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Leadership Emergence in Autonomous Work Teams: Who is More Willing to Lead?

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Abstract:

In a leaderless autonomous work team context, if people have a high motivation to lead (MTL) others and actively engage in leadership behaviors, these motivations and behaviors would distinguish them from other group members, leading them to be recognized as leaders of their groups. Therefore, MTL is an important determinant of leadership emergence in autonomous work teams. With a sample of 136 participants in a leadership development program, I examined the relationship between individual differences in internal (i.e., need for cognitive closure [NFC]) and external factors (i.e., seniority, culture) and MTL in the autonomous work team environment. The data showed that high NFC individuals had high noncalculative and social-normative MTL and, thus, were more likely to become leaders in their work teams. There was also a significant interaction between culture and gender in regard to social-normative MTL. Seniority was not an influential predictor for social-normative MTL.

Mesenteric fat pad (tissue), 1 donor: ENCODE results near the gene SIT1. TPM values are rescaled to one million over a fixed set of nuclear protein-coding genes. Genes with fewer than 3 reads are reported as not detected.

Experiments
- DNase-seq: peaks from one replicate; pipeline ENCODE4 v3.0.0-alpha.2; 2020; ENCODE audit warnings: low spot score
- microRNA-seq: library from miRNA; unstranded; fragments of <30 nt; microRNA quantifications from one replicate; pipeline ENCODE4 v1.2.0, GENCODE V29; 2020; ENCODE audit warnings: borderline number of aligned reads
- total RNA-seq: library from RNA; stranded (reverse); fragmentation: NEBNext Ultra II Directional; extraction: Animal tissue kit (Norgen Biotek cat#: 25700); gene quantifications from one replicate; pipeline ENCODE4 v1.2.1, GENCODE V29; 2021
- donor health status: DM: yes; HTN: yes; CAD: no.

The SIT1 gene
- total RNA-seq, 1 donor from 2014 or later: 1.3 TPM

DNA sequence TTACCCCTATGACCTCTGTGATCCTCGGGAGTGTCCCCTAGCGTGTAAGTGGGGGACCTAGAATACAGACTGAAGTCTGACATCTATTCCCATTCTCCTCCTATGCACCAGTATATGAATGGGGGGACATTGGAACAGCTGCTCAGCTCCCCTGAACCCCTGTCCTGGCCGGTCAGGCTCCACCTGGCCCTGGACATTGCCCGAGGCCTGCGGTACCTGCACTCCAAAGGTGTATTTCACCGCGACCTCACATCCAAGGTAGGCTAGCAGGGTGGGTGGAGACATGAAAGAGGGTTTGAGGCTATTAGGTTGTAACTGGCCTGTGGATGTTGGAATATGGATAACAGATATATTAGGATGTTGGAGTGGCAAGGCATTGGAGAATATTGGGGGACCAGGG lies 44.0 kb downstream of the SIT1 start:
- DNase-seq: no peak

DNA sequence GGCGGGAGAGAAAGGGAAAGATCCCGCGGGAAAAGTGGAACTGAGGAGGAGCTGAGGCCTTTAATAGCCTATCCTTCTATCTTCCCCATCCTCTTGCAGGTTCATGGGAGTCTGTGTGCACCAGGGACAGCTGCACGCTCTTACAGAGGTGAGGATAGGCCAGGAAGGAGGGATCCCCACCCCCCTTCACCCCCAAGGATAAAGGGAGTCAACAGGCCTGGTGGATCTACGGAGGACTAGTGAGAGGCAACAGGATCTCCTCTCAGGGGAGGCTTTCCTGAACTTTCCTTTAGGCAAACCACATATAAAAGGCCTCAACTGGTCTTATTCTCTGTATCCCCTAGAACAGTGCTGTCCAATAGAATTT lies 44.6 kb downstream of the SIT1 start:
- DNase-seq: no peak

Keywords: AUTONOMOUS WORK TEAMS; LEADERSHIP EMERGENCE; MOTIVATION TO LEAD

Document Type: Research Article

DOI: http://dx.doi.org/10.2224/sbp.2012.40.9.1451

Publication date: October 1, 2012

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